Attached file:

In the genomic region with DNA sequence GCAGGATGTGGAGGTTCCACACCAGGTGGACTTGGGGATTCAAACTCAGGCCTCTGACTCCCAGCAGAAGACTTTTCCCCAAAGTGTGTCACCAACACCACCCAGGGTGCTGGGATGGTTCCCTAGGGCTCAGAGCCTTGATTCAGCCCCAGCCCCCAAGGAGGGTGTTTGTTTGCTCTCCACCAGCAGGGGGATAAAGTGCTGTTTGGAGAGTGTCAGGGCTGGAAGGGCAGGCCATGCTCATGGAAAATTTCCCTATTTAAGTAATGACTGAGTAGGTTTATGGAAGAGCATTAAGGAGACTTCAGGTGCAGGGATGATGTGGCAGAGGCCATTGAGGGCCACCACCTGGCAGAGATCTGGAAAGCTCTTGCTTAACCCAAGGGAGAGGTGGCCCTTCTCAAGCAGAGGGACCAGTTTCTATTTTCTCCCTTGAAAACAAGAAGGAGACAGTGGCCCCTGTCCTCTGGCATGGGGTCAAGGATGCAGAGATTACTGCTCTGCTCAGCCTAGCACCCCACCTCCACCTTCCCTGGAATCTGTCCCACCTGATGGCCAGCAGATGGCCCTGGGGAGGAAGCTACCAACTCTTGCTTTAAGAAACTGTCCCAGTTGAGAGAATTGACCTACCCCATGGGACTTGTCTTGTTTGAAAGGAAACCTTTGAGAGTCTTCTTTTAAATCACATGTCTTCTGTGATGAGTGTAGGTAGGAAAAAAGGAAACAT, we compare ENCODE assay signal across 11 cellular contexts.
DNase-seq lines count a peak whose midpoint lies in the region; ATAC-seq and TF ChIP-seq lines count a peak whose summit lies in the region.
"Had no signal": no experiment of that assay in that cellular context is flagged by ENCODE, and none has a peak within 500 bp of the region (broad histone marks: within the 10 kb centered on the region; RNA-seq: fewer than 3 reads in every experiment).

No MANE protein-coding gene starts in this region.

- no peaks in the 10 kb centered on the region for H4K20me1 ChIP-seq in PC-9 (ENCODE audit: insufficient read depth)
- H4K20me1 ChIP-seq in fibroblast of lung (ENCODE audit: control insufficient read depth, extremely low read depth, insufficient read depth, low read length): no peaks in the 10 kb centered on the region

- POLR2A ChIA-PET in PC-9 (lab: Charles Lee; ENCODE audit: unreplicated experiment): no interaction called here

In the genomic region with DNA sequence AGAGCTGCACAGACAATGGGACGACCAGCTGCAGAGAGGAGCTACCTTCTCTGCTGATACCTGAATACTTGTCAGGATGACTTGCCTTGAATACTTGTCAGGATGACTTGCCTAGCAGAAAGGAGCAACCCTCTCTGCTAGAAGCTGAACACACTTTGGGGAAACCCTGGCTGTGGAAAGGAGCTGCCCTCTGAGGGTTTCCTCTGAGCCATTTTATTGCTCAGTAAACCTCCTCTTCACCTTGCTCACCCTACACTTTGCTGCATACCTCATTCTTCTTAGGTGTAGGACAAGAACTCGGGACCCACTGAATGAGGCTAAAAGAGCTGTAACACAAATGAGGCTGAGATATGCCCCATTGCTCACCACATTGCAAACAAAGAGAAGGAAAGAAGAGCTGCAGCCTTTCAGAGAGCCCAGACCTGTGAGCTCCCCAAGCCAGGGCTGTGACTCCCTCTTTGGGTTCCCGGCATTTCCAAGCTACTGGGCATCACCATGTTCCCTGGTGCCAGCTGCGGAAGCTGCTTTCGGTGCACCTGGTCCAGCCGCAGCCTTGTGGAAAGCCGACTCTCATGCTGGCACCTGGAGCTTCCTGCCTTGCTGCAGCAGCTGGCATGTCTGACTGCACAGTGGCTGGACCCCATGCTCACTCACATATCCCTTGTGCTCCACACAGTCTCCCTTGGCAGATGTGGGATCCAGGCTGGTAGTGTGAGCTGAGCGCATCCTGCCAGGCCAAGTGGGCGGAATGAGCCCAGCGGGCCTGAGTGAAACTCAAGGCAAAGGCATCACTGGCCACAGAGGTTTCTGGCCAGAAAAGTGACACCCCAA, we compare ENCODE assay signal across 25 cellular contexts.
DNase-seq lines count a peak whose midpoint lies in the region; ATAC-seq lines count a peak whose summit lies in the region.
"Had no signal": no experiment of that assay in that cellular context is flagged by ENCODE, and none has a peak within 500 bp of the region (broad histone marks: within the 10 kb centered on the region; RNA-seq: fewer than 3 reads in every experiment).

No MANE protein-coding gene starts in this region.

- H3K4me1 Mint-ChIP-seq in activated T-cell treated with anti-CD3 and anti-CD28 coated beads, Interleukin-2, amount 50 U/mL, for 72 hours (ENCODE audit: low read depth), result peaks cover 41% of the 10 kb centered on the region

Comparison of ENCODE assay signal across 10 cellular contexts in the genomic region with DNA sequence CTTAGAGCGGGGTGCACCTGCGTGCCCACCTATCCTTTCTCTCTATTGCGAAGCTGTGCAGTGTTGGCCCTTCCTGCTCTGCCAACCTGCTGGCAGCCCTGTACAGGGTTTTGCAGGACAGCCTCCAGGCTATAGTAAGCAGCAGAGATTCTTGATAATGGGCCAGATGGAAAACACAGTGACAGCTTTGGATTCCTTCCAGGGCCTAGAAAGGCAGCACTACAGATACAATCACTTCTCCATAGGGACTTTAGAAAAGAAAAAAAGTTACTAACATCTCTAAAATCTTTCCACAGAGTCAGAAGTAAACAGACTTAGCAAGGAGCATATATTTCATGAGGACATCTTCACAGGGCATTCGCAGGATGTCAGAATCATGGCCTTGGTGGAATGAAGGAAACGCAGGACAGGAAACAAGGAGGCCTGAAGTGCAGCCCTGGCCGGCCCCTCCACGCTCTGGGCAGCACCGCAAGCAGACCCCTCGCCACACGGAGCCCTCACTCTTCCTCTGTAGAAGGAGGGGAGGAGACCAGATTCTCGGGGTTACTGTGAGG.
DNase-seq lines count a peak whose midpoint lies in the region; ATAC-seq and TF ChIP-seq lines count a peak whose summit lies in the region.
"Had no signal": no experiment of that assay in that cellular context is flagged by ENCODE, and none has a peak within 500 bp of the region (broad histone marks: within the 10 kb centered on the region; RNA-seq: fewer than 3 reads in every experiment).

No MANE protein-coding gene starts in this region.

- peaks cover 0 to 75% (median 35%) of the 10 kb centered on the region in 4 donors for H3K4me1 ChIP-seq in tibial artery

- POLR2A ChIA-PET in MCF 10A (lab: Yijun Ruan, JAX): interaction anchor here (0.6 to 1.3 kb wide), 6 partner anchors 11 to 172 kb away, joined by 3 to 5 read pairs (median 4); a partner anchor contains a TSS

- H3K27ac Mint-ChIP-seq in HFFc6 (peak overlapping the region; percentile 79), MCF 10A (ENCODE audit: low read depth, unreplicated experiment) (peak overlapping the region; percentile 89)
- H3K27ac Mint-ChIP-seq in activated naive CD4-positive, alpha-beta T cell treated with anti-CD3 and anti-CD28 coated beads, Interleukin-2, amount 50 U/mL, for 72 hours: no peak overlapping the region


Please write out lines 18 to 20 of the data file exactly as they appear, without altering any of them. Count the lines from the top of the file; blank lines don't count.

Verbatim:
- POLR2A ChIA-PET in MCF 10A (lab: Yijun Ruan, JAX): interaction anchor here (0.6 to 1.3 kb wide), 6 partner anchors 11 to 172 kb away, joined by 3 to 5 read pairs (median 4); a partner anchor contains a TSS

- H3K27ac Mint-ChIP-seq in HFFc6 (peak overlapping the region; percentile 79), MCF 10A (ENCODE audit: low read depth, unreplicated experiment) (peak overlapping the region; percentile 89)
- H3K27ac Mint-ChIP-seq in activated naive CD4-positive, alpha-beta T cell treated with anti-CD3 and anti-CD28 coated beads, Interleukin-2, amount 50 U/mL, for 72 hours: no peak overlapping the region